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One thing I'll warn is that the danger of featuring a song done by a singer-of-the-moment or a hip group-of-the-moment is that they might not be so hip and trendy 5 years from now or 10 years from now. So many forms of pop culture -- TV shows, movies, music, even best-selling fiction -- could seem very dated after a while. As long as you know that going in and don't have a problem with it, it's not a problem.

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I just don't find it appealing for an author to do this huge product dump in their writing. I could care less if I know every brand of underwear they put on during the story, or every sneaker, every song they listen to, etc. So like everything, it should be done in moderation and within the framework of the story. If the character is extremely rich for example, then explaining the nicer high-end things he or she has, fleshes them out. But again, only in small doses. It's not that difficult to get readers to comprehend, "oh they're rich," so...

 

As far as being careful about it, I don't see it being a big deal either way. You can date your writing by picking out certain songs, but that can give your story some realism and depth. Having a character that enjoys the same thing that's currently going on, for example: my character's first Male/Male kiss happened whilst they were sitting in a living room watching Avatar (the blue aliens not the air bender), so that is a cultural reference that could easily become dated, but it added something, especially in one or two later scenes. Although it was a large pop-culture monster, it came and went and not a whole lot of people are still talking about it. :D

 

But there's an Oj's Glove reference in the story as well, so. :P 

 

If anything is done within the flow of the story, that doesn't become a distraction, or is overly used, is likely good for the story, though. So I wouldn't worry too much about it. 

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I think doing it in moderation is what makes it memorable. In Nemesis, Dave gives Nick his Diesel leather jacket. I believe this is the only branded piece of clothing that's mentioned in the whole story, and it features throughout the story. So, when I write 'the Diesel jacket' my readers will think, 'Oh, yeah, the one Dave gave him.' That effect would be lessened if I got into a lot of detail about all the clothes they wear, and it would lose its significance. Also, while Nick does listen to a lot of different bands and artists, and several of them are mentioned by name, the only one whose songs I go into detail about is Placebo, Nick's big heroes. That way, readers know that if I mention a song by name it's likely to be one of Placebo's songs, and they can choose for themselves whether it should be relevant to the story or not.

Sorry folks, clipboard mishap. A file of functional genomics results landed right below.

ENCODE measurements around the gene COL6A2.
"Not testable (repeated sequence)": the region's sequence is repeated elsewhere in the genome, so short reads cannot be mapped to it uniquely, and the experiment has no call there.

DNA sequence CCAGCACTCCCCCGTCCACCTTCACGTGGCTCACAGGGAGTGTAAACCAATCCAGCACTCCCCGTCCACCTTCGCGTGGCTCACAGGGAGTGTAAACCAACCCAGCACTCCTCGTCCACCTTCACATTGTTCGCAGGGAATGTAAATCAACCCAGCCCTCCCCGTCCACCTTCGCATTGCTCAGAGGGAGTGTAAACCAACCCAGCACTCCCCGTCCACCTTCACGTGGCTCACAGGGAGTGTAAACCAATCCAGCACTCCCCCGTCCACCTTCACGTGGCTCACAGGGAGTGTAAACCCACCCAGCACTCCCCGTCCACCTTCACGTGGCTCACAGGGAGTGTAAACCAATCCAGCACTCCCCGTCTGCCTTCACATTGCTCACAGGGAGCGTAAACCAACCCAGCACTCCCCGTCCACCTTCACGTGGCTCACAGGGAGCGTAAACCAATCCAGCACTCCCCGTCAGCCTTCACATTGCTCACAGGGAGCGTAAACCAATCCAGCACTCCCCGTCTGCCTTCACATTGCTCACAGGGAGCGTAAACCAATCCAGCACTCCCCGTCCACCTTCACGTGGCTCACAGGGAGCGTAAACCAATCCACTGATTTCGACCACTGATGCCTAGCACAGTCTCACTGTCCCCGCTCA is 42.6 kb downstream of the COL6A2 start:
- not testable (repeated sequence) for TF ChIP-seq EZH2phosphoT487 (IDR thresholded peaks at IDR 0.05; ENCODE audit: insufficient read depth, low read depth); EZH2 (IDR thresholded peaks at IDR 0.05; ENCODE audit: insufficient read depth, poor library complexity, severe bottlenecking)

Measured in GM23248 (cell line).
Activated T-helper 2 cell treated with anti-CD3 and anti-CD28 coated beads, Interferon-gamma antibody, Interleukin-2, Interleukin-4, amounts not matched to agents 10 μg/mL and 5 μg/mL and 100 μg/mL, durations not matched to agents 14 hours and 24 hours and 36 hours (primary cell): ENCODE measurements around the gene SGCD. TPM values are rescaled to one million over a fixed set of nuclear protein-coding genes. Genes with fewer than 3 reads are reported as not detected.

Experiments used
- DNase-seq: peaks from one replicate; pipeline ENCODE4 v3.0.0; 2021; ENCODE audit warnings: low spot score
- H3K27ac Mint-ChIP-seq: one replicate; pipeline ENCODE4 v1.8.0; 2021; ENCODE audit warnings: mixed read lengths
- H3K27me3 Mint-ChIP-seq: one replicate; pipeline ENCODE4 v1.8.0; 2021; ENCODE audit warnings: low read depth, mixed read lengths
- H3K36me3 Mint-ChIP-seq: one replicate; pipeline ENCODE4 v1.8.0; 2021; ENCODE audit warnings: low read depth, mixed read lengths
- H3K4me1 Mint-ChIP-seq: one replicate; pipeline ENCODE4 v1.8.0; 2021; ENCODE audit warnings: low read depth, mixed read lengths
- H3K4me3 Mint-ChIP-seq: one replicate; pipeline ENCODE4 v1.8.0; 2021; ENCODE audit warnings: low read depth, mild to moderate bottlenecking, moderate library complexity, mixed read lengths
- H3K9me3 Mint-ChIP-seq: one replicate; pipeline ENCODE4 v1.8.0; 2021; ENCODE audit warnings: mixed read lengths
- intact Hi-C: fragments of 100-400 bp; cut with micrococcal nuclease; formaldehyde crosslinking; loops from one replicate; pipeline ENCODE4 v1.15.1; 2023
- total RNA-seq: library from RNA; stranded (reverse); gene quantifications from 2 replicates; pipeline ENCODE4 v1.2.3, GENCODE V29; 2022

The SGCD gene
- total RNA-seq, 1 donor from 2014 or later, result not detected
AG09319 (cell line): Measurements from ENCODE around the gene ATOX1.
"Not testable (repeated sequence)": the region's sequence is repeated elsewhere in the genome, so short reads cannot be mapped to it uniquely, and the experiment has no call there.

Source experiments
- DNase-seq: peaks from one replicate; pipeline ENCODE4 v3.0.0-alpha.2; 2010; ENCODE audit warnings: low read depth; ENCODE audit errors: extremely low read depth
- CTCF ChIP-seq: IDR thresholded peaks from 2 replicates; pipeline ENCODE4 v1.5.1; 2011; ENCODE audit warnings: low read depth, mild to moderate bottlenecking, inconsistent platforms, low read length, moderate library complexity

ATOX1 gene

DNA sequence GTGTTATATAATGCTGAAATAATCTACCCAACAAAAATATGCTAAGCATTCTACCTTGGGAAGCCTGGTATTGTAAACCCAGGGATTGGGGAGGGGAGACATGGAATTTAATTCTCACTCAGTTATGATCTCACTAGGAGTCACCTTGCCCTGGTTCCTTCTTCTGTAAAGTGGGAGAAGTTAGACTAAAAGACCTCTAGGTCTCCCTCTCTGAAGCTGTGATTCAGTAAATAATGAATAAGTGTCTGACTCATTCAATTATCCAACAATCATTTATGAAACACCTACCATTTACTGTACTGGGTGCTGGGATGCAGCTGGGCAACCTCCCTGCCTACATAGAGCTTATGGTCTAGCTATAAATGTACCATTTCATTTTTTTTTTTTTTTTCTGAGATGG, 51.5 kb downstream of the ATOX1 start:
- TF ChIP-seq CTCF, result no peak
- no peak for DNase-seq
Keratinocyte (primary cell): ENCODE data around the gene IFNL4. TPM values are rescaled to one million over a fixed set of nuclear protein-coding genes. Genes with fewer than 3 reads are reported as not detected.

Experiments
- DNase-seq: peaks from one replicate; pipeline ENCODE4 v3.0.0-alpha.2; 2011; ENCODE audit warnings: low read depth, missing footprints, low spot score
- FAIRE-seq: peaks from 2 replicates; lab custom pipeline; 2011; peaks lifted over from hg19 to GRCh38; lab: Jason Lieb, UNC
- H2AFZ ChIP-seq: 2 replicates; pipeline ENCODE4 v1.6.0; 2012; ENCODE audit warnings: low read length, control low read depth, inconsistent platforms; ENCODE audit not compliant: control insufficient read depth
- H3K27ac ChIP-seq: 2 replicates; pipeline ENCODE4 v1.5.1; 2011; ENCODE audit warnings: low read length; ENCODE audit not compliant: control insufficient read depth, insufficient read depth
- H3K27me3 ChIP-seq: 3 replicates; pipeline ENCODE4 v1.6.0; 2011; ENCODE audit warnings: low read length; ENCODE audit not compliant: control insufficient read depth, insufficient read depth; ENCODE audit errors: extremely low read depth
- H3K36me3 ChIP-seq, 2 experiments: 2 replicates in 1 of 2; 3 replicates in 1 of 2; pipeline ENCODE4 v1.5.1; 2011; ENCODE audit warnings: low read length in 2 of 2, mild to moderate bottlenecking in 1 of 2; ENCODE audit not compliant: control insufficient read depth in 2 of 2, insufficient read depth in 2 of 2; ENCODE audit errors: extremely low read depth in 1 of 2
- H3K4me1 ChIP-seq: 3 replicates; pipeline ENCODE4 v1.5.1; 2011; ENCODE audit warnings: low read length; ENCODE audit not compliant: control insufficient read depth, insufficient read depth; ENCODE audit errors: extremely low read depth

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I just don't find it appealing for an author to do this huge product dump in their writing. I could care less if I know every brand of underwear they put on during the story, or every sneaker, every song they listen to, etc. So like everything, it should be done in moderation and within the framework of the story. If the character is extremely rich for example, then explaining the nicer high-end things he or she has, fleshes them out. But again, only in small doses. It's not that difficult to get readers to comprehend, "oh they're rich," so...

 

I think it depends. One of the first authors I know of who specifically mentioned brand names in fiction was Ian Fleming with his classic 1950s and 1960s James Bond novels, and I had no problem with it. Was Bond driving a generic high-speed race car, or was it an Astin-Martin? Did he have a generic expensive watch, or was it a Rolex Submariner? Was he shooting a generic gun, or was it a Walther PPK? 

 

So sometimes, the occasional mentions of brand names are interesting and lend credibility to the story. I don't have a problem with it if some nuggets like this are tossed in from time to time. One can make a good argument that any method used to push verisimilitude into the story is worthwhile, provided it pushes the plot forward and doesn't become intrusive. 

 

Me, I've got characters listening to Apple iPods and wearing Nike T-shirts, and I don't have a problem with it. It's just there, it's mentioned, and we move on. I think brand names are just one of a thousand facets of storytelling, and far from the most important.

 

Music and movies are more problematic, simply because (as I said before) it dates the story. If somebody's listening to a 98 Degrees song rather than a One Direction song, we're clearly not in the present... for most people.